When you’re making a board, and it’s glassed and you have it in your hands, do you know the magic ones when they’re out the door, or is that as surprising to you as anyone when they come back and tell you it’s magic?
He knows exactly what he’s feeling, so he can simply point to a part of the board, whether it’s rocker through the middle of the board or the exit rocker or a bump in the outline, and say, “I want a little less here, a little more there,” and it accomplishes just what he wants.
It’s pretty easy to make a board that’s fast or to make a cruisey board with flow, but to bring all of the dynamics together, and to have them work at the highest caliber, really demands a lot from me. I enjoy that the most. FeaturesL. A.
SURFER editor Todd Prodanovich sat down with Al and Britt for an exclusive panel discussion on Al’s early career, the path he forged at Channel Islands, the concept of ‘the magic board,’ what’s in store for CI’s future, and more.
Boards are more going toward flatter rocker and a lot of speed for general people, and I think that’s a good thing.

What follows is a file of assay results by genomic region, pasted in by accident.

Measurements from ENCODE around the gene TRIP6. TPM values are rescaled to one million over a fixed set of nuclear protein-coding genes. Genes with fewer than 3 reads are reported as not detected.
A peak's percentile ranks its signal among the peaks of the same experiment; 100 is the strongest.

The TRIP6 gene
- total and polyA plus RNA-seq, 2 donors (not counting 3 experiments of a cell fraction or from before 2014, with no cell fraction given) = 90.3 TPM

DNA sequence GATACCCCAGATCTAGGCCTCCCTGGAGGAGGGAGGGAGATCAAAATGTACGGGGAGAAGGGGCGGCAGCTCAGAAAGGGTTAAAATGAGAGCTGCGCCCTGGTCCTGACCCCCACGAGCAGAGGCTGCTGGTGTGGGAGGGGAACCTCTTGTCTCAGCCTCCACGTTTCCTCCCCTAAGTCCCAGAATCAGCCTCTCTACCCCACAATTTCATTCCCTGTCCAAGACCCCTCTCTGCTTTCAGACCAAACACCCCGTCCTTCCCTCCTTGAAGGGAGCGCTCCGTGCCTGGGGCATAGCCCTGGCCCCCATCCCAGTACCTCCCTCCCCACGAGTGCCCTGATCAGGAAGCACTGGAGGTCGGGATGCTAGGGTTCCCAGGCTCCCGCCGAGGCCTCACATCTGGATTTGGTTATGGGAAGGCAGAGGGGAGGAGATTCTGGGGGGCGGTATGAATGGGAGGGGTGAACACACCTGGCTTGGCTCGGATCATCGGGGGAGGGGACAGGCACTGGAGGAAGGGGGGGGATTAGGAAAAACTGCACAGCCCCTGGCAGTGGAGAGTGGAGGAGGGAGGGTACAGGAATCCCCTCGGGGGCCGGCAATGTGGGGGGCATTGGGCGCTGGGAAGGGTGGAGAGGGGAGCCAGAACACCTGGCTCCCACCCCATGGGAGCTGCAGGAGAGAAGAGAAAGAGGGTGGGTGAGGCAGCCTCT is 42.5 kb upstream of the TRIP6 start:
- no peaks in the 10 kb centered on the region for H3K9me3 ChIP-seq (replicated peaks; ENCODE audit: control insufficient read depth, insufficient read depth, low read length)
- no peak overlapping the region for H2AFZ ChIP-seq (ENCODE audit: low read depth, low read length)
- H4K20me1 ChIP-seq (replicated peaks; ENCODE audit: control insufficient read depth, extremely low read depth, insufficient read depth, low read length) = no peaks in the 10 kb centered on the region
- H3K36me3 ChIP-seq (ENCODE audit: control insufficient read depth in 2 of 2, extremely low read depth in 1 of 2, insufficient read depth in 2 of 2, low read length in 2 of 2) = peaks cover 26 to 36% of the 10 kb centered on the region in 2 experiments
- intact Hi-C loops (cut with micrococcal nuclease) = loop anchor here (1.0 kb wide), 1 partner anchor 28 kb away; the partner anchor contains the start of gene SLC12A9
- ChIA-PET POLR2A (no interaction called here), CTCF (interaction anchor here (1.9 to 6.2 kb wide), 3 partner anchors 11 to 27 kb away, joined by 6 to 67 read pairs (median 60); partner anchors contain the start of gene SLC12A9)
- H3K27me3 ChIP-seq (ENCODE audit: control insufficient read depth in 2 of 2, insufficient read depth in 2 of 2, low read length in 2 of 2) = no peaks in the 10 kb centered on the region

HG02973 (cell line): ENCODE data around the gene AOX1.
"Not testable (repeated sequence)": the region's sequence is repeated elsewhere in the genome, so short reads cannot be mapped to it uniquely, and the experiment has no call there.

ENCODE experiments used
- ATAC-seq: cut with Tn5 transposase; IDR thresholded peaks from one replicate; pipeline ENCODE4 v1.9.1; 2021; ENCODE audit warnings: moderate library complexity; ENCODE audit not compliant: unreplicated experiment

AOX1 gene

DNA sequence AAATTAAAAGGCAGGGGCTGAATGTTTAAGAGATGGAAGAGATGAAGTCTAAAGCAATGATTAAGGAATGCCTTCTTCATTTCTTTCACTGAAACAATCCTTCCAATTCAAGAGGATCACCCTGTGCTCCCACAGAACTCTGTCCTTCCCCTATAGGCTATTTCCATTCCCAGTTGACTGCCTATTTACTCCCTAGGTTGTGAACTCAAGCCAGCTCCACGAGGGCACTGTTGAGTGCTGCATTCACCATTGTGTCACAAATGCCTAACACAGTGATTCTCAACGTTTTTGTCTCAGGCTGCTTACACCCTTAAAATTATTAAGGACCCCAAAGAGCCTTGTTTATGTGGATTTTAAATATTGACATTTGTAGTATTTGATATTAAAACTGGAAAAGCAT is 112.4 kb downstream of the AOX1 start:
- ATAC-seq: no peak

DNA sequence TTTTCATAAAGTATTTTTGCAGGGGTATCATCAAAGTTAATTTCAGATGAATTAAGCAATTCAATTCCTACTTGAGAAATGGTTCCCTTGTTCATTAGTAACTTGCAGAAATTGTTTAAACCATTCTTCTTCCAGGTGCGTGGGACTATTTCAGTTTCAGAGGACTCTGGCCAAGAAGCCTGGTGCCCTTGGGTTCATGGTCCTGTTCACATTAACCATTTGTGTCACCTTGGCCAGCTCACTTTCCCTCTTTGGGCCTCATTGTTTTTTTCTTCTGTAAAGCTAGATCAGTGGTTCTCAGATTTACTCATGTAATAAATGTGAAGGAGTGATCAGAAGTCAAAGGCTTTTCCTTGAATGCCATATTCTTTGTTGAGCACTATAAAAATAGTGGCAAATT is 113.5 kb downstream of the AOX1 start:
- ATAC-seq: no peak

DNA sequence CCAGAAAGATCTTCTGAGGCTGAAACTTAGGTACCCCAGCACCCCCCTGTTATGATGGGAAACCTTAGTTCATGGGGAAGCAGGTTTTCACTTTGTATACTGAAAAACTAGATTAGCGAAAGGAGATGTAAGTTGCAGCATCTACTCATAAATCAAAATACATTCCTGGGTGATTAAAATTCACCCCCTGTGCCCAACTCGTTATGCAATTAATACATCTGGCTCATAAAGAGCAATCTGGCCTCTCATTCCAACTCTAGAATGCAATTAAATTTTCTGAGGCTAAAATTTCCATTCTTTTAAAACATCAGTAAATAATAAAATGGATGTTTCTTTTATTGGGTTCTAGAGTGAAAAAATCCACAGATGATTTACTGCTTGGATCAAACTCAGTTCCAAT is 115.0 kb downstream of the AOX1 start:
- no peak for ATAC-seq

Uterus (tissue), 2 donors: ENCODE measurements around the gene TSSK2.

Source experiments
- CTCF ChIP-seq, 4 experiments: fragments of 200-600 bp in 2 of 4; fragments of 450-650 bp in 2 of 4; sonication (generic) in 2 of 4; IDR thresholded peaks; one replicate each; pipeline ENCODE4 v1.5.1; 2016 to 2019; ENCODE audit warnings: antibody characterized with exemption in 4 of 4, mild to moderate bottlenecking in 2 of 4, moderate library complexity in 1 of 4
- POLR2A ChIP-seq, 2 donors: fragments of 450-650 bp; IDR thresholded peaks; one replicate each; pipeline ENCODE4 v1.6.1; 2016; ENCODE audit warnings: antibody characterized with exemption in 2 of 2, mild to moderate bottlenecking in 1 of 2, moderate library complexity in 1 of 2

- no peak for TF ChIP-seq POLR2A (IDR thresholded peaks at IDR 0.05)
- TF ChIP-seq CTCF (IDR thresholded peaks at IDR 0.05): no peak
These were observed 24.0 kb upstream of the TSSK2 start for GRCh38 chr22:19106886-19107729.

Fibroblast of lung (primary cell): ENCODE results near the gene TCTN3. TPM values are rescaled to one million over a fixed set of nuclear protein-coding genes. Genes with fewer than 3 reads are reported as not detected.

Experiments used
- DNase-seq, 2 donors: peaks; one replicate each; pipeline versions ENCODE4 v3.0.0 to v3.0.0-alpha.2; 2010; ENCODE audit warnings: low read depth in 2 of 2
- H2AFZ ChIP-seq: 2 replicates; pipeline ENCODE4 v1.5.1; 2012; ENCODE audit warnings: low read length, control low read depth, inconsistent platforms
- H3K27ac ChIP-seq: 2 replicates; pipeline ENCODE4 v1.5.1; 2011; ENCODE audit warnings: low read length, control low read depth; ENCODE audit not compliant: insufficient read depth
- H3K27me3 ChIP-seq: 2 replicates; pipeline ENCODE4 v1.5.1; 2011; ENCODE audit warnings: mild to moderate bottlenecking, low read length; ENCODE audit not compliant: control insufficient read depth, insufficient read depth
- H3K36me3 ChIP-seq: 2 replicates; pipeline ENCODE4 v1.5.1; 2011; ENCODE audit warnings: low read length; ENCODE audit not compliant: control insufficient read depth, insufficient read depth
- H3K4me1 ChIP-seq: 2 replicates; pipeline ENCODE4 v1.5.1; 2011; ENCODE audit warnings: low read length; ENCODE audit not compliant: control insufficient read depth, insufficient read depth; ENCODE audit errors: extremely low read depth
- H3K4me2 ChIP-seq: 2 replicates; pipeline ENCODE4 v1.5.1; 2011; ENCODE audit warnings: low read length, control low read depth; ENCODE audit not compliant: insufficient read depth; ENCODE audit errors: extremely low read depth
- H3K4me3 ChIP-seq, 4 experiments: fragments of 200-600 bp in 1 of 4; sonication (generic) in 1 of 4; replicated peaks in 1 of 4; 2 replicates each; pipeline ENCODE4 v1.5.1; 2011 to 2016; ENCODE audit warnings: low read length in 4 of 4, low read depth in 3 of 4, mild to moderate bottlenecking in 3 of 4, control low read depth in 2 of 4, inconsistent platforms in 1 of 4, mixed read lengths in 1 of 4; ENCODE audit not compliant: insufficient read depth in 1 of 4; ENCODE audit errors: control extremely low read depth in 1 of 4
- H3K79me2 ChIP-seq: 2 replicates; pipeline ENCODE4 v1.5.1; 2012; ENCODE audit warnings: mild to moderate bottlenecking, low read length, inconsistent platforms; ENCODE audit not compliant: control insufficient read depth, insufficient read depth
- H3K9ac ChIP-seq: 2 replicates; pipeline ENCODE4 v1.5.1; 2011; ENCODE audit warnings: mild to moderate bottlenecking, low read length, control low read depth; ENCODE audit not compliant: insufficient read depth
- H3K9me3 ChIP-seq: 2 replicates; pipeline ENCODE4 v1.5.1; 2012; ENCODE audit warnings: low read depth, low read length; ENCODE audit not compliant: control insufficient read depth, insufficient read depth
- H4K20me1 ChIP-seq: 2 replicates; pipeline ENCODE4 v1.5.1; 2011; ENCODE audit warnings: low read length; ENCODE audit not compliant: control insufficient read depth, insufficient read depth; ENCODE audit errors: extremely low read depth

I went into the shaping room, grabbed a sanding block, and mimicked his hand motions. “You mean like this? ” I asked. “Yeah,” he said, “about that much. ” The next board I shaped him, I did just that. It was the only change.
Working with team riders at the caliber you’re working with, you get a lot of feedback, and they’ll tell you when you make them a magic board.
So that makes it easy for a shaper: when you have a guy like Dane who knows what he’s feeling and what he wants and how to translate that into a board.
You guys also worked with Dane on the Dumpster Diver, which became one of the best selling boards in the last decade.
Who was the first surfer you made boards for who really pushed your shaping and brought it up another notch?
And then they give it to another surfer of their caliber, and it’s a magic board, the best board they’ve ever had.
That’s the first board I remember making.
Any time you get a board that has speed, flow, and can catch a lot of waves, then you’re winning.
Literally, it was five swipes from the center of the board to one foot up on the rail rocker with sandpaper that made all the difference.
I wanted him to understand what was going on underneath the board, and the rocker of the board and the outline of the board, so that he could relate it back to me.
One day he came to my house – that’s where my shaping room is – and he had the board.
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